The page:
Are These Weapons Protected by Free Speech?

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With the advent of 3-D printers, we will someday soon possibly be able to print almost anything from the convenience of our homes. With that technology in place, it was only a matter of time before some enterprising individuals figured out how to print guns. But now the government is going after the developers of these printable guns, in the form of legal action. It’s not just about the printed guns though, the implications of this legal battle could have a big affect on the interpretation of the First Amendment.

Back when the news of printable guns first came out, the leading force appeared to be a company called  Defense Distributed, led by a man named Cody Wilson. The company was the first to publish printable gun instructions online, in the form of a 3D-printed pistol. At the time, I wrote about how various different areas were outlawing the use of 3D-printed guns.

After Defense Distributed first put the directions up on its website, the State Department sent a letter to the company asking it to take down the website. The State Department claimed that Defense Distributed was violating US Arms Export control laws, particularly the International Traffic in Arms Regulations (ITAR) The latter threatened that if the directions weren’t taken down, the state would prosecute Wilson  would be prosecuted. It’s now that letter that has sparked the court battle between the State Department and Wilson.

Wilson has filed a lawsuit against the State Department, as well as individuals high up in the department, such as Secretary of State John Kerry. The lawsuit specifically names the Directorate of Defense Trade Controls (DDTC) as the section of the State Department, who sent the letter. Defense Distributed is working in conjunction with the Second Amendment Foundation on the lawsuit.

The argument that Defense Distributed is making is truly fascinating–the company is arguing that by trying to restrict it from posting the instructions online, the State Department is restricting its First Amendment right to free speech. Alan Gura, the lawyer for Defense Distributed stated about the lawsuit:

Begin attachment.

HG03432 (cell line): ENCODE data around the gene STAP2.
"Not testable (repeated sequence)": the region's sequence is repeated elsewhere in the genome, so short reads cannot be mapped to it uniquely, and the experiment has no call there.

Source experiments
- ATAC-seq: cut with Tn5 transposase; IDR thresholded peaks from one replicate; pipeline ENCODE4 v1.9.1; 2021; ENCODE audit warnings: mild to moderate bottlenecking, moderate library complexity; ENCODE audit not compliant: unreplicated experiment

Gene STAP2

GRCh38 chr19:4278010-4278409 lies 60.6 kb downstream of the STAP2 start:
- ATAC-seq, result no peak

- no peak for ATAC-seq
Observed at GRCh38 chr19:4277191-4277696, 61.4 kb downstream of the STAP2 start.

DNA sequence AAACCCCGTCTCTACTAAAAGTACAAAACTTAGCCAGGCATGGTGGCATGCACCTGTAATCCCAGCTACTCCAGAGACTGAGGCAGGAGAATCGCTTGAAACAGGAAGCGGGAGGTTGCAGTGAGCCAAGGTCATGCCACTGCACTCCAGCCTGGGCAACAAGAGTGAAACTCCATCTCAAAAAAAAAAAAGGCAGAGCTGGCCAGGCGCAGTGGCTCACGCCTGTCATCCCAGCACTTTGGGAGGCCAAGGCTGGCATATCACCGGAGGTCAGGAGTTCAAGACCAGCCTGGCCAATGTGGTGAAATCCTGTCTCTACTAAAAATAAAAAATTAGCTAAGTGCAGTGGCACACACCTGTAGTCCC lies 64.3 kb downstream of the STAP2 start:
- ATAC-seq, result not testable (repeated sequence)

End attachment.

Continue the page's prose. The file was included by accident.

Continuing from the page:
The internet is available worldwide, so posting something on the internet is deemed an export, and to [the State Department] this justifies imposing a prior restraint on internet speech. That’s a vast, unchecked seizure of power over speech that’s…not authorized by our constitution.

It makes some sense, but whether or not this argument will actually be successful seems to be more doubtful. It appears to come down to whether or not gun blueprints are viewed as speech, or, “technical data,” which the U.S. government can certainly make a strong argument for being able to control.

As technology continues to improve on multiple fronts, these are questions that will continue to come before the courts. Whether or not Defense Distributed is successful could affect the use of printable guns moving forward.


Anneliese Mahoney
Anneliese Mahoney is Managing Editor at Law Street and a Connecticut transplant to Washington D.C. She has a Bachelor’s degree in International Affairs from the George Washington University, and a passion for law, politics, and social issues. Contact Anneliese at



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